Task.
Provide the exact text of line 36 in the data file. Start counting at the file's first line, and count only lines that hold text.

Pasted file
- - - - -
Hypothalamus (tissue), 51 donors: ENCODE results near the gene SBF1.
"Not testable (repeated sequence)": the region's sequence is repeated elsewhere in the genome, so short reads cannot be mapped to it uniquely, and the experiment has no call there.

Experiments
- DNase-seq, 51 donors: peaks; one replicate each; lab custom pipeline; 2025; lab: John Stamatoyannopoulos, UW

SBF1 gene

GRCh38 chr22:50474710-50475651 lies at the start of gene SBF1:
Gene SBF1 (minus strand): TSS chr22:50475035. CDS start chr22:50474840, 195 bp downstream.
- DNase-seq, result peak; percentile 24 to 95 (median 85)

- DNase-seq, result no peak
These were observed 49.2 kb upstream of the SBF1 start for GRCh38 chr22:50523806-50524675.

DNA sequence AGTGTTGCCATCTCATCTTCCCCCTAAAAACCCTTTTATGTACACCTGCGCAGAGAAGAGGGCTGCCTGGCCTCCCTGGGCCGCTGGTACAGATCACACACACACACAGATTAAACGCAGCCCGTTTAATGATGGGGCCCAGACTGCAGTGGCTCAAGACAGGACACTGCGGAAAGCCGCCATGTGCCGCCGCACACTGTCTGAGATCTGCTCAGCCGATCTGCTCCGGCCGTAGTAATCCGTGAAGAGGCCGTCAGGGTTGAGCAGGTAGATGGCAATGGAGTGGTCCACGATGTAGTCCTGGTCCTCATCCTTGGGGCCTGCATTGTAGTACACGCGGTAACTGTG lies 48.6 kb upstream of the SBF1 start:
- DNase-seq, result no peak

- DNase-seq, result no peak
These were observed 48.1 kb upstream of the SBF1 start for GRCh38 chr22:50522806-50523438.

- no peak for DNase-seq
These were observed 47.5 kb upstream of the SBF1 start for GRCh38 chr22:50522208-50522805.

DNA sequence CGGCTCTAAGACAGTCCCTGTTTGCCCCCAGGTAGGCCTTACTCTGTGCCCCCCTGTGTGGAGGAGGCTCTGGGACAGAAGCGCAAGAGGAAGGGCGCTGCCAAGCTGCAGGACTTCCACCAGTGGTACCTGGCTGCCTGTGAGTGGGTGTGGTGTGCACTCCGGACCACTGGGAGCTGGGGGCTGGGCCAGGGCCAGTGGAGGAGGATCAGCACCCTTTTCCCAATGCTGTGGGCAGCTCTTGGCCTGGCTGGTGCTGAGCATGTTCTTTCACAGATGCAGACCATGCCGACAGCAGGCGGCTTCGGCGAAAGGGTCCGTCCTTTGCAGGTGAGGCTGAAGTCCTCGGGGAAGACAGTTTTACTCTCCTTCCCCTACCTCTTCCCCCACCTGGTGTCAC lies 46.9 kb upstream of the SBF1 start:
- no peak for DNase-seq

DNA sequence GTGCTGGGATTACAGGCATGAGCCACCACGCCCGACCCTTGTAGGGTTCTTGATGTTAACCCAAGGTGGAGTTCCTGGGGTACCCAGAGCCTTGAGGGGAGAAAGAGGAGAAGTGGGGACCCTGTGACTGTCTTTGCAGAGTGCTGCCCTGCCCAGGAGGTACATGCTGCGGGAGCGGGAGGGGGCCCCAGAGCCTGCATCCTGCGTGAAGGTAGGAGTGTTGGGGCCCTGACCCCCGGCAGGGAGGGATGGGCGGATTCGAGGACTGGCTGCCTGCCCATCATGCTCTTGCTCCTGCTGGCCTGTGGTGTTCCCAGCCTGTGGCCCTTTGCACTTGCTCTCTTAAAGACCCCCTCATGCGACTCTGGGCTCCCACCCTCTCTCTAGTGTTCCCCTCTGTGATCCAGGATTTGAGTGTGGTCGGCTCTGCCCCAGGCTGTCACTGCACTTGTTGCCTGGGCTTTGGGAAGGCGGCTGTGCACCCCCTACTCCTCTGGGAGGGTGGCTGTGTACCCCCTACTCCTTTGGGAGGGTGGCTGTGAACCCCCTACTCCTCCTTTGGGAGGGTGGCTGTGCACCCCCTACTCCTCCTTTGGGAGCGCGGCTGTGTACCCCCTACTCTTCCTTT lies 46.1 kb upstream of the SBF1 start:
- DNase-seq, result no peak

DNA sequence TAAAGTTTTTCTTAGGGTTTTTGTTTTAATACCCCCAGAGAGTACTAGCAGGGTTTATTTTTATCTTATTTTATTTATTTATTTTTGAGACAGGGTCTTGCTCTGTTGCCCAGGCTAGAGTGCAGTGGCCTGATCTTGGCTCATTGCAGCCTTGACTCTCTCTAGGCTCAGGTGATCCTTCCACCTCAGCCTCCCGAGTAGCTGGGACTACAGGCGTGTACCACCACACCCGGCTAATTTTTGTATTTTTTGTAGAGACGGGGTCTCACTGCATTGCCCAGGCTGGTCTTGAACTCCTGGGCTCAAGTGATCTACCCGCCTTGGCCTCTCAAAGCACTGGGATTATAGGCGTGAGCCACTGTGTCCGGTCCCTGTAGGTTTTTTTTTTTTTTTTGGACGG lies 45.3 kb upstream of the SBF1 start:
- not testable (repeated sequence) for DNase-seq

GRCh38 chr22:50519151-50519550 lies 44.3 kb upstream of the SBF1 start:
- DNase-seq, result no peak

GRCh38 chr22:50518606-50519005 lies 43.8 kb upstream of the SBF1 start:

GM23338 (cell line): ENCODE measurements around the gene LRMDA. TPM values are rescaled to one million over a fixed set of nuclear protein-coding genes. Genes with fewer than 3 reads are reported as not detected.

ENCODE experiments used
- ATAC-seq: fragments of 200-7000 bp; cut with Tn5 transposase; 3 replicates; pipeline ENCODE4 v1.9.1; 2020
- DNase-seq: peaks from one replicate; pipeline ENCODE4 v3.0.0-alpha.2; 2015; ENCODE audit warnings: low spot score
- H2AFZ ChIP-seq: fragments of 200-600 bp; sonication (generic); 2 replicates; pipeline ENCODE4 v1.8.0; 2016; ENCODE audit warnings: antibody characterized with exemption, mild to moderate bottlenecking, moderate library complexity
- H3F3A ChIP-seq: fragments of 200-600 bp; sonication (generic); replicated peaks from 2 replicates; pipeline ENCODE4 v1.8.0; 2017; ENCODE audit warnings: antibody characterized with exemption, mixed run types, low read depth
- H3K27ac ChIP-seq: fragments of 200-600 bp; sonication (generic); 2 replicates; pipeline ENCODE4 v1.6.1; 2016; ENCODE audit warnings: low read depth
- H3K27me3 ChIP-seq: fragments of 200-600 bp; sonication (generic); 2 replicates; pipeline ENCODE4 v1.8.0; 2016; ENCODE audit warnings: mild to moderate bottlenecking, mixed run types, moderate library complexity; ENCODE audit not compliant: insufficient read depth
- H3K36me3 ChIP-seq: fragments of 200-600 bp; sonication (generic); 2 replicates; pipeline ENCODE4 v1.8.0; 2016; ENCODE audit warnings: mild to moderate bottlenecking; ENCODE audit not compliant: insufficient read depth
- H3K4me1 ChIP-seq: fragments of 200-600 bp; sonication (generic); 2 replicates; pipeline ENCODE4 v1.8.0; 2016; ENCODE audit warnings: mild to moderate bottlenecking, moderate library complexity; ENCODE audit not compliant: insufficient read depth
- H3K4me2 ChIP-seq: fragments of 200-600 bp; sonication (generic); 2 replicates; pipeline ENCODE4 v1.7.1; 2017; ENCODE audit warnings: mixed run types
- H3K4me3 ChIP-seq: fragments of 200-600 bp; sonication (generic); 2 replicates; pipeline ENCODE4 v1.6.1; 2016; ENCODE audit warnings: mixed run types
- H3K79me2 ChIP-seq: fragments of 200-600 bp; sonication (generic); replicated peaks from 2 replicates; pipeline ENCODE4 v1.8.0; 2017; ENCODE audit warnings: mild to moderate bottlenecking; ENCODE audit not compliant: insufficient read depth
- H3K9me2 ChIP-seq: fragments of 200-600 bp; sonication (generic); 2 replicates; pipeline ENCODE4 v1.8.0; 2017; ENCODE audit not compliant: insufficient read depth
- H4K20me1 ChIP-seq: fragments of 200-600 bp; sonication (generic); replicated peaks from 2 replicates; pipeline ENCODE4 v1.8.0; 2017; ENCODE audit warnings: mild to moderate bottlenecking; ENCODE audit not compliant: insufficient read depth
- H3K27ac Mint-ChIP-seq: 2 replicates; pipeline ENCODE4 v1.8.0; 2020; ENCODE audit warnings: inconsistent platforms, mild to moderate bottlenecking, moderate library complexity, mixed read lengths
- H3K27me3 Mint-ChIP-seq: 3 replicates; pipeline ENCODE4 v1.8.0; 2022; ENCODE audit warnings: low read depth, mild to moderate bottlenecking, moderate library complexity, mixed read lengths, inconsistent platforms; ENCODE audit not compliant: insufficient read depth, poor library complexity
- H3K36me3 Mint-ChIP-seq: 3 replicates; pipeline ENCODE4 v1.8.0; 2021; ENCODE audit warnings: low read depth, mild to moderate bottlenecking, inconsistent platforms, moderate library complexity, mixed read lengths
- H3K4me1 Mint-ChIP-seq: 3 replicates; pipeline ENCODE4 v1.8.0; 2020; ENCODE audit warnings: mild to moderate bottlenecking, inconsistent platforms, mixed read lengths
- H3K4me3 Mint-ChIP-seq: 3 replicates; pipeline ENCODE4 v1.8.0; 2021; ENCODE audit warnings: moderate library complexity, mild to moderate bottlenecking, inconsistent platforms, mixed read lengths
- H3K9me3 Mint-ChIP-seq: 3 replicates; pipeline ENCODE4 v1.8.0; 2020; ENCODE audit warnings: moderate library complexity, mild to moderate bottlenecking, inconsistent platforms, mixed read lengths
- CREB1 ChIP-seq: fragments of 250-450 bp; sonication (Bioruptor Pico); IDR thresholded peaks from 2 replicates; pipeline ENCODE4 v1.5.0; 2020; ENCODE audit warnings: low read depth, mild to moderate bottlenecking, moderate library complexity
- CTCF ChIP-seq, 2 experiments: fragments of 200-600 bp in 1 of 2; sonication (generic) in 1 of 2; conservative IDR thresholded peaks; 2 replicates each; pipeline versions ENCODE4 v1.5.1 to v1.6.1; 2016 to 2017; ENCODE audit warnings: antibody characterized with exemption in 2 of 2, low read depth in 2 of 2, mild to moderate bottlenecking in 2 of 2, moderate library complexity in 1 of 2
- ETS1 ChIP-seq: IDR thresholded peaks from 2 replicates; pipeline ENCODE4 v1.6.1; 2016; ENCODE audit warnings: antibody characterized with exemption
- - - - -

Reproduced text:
- H3K4me2 ChIP-seq: fragments of 200-600 bp; sonication (generic); 2 replicates; pipeline ENCODE4 v1.7.1; 2017; ENCODE audit warnings: mixed run types